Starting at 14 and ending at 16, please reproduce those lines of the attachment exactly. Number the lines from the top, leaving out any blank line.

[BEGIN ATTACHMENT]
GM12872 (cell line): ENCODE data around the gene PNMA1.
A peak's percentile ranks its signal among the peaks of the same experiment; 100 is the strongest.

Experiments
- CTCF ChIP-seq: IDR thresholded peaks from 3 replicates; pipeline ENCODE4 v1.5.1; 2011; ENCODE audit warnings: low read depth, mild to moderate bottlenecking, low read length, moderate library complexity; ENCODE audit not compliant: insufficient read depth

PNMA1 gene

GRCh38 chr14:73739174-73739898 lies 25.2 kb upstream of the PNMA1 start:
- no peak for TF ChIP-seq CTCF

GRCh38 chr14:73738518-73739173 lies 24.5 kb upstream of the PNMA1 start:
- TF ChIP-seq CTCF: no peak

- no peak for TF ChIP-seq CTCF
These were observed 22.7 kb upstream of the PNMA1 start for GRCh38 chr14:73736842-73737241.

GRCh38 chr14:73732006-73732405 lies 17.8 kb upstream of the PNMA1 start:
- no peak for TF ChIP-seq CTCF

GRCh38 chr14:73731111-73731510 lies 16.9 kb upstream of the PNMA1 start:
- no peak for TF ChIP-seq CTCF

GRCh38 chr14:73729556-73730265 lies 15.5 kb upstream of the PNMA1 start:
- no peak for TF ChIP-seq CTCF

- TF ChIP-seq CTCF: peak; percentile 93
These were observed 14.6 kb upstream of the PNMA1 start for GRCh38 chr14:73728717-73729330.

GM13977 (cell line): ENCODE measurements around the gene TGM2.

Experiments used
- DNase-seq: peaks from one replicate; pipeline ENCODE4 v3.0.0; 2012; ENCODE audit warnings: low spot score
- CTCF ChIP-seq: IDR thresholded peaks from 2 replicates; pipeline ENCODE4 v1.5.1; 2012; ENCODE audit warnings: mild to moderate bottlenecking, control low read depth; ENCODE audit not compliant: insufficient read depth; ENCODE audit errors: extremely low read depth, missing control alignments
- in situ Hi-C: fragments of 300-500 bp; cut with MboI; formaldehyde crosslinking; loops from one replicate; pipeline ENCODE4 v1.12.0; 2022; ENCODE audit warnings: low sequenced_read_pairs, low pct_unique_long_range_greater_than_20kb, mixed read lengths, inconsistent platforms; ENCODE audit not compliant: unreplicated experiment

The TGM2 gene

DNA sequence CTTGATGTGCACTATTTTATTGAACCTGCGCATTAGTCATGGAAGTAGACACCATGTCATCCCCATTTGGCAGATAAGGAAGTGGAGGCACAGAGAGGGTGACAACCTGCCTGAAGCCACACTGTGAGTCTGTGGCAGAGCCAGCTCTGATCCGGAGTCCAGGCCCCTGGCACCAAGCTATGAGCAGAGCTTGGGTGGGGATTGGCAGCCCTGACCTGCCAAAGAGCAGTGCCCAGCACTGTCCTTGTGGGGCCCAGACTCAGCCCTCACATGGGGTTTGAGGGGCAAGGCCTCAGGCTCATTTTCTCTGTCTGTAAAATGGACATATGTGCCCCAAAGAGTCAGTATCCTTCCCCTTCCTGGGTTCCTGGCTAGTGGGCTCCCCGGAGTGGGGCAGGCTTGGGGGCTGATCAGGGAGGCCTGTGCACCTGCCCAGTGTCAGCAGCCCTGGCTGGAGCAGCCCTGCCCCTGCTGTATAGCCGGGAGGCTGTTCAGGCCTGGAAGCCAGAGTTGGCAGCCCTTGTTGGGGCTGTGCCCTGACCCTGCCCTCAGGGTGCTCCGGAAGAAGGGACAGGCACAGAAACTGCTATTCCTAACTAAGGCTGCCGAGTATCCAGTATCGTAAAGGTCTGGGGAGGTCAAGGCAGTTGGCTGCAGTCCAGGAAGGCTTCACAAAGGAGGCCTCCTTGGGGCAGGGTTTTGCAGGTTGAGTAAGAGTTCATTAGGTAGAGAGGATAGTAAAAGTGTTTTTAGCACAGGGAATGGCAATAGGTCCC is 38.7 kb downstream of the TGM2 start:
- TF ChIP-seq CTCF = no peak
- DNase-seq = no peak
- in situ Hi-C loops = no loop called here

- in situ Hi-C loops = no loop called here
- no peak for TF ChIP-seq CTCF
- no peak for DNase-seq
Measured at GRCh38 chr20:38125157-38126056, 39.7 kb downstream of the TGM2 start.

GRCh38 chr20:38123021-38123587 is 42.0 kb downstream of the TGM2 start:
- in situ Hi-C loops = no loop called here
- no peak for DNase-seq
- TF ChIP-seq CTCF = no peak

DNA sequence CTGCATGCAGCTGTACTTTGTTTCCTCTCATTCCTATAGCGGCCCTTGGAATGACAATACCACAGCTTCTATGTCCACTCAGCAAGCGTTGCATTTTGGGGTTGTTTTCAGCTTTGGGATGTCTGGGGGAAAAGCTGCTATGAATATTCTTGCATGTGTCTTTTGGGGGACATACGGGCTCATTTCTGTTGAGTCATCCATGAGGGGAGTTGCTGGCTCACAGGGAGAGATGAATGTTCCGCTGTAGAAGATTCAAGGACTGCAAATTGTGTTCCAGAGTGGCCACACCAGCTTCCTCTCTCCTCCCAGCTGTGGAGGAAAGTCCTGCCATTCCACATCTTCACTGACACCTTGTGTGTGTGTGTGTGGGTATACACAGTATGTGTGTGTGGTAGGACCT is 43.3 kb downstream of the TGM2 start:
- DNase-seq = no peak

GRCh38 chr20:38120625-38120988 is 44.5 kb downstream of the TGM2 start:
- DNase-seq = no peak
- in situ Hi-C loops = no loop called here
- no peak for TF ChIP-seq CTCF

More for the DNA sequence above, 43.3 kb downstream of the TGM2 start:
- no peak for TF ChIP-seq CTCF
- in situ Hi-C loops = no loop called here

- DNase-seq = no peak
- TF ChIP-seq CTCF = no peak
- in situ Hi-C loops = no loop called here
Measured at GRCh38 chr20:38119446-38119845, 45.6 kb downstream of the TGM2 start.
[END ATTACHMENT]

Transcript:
GRCh38 chr14:73731111-73731510 lies 16.9 kb upstream of the PNMA1 start:
- no peak for TF ChIP-seq CTCF

GRCh38 chr14:73729556-73730265 lies 15.5 kb upstream of the PNMA1 start: